Enter: the daVinci Grand Junction. We'd borrowed a mountain bike tandem from some friends in the past (which is a complete and utter blast), but never seriously considered one for ourselves until about 2 months ago. Turns out daVinci just started making a "budget" road tandem, with 26" wheels to fit fatter tires -- up to 2.3" if desired -- as well as having Avid disc brakes. This thing rides like a steel dream. It climbs like a dog but once you point it downhill, get ready for perma-grin. We'll effortlessly hit 35 on downhills, and we can cruise comfortably on the flats around 18-20. We've actually ridden some of the steepest mountain roads with only minor suffering. And, arguably the best part, we're together the whole time. I can hammer it out and satisfy my masochism, Katie can push herself and then some, or we can relax and talk about our days together. Cue the cheesy music, I know, but it's really a cool thing to be able to share something like this.

One other neat thing about the daVinci -- and sorry for being all bike geeky in this post -- is that we can independently coast. Normally tandems are linked front and back, that is, if the front rider (or captain) is pedaling, the back rider (or stoker) must pedal as well. daVinci uses a double freewheel system so we can coast independently, but both drive the bike as we pedal. "Ride together, think independently" is their slogan.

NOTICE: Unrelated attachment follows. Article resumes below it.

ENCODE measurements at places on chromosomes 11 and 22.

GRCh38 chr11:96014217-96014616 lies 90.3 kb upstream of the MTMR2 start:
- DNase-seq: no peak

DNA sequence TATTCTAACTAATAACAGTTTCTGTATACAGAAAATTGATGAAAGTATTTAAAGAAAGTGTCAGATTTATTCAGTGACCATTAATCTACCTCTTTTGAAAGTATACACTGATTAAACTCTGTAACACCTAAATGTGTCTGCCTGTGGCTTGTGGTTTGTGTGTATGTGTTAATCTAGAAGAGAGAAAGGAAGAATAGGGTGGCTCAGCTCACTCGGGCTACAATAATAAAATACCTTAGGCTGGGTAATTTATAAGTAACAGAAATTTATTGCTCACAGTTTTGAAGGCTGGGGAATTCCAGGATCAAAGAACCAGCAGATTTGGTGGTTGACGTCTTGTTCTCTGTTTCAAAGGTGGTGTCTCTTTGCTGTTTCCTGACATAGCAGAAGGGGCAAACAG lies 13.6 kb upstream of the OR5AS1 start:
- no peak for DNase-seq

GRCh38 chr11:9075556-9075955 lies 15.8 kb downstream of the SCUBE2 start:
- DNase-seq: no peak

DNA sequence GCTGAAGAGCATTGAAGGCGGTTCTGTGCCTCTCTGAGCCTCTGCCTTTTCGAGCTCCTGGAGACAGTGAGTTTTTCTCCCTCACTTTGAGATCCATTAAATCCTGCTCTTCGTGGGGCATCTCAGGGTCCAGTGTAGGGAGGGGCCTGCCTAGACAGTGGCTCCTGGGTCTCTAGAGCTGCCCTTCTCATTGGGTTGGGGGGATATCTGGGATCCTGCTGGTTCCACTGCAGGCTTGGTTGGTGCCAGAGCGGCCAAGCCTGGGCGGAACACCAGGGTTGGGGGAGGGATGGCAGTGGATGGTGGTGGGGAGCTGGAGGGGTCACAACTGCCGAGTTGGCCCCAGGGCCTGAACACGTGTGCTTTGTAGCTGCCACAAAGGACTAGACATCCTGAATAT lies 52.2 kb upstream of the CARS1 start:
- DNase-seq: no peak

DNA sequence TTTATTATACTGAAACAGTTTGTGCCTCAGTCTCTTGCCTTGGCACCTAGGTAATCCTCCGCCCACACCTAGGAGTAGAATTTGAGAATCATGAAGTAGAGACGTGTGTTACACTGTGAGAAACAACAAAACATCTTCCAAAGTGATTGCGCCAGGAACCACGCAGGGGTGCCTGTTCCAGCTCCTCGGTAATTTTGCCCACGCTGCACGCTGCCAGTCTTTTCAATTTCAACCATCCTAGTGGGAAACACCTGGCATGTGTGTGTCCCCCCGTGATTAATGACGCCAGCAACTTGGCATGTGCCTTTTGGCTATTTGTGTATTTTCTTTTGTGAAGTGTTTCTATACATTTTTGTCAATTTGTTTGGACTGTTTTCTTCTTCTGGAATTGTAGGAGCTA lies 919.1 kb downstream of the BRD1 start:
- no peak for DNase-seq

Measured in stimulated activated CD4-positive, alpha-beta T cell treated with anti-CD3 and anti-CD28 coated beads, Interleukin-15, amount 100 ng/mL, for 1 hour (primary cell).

Add a touch of California sunshine, a couple riding buddies, and some chilled beverages afterwards, and you've got a recipe for a perfect southern California evening.

Wednesday, August 20, 2008

Finding Peace

"Life After Pasties", I've decided to call this. Yeah, I don't know about it either. It's now been 3 months since I left the UP to start anew in California. It's one thing to leave for a trip, a vacation, a bike ride across the country, all the while knowing that you're coming back. But it's a whole other experience to leave and not know what's next, not know if you'll stay where you're going. It's the kind of experience you know all along is coming, that you tell yourself you're preparing for, an "After I finish this degree..." type of thing. Then it comes up and you wonder if you're ready.

As soon as I reached Colorado, I knew I was ready.

The biggest challenges out here have been pacing myself, keeping in touch with people, and finding peace in a very busy place. Southern California has lots of cool nooks and crannies tucked away where you can find solitude, but there are also more people than I've ever seen in one place, all going about their own business in a hurry. Luckily, there's a bike path just a short detour away from my daily commute.

The wilderness park a few miles north is nice, too. It's a 5 mile loop, basically a fire road, with cut offs for mountain bike trails in Marshall Canyon and a climb up to Potato Mountain, which I have yet to try. But if you go up at night, this place feels like another world. The hikers and joggers are gone, sometimes there are a few bikers, but it's so quiet, cold, and dark compared to the city. In 10-15 minutes, I can escape to a world overlooking the smog below, smelling of sage and full of crickets and other odd noises in the night, all the while 10-15 degrees cooler.

Finding peace: check. Here's to keeping in touch. Pacing myself will have to come later.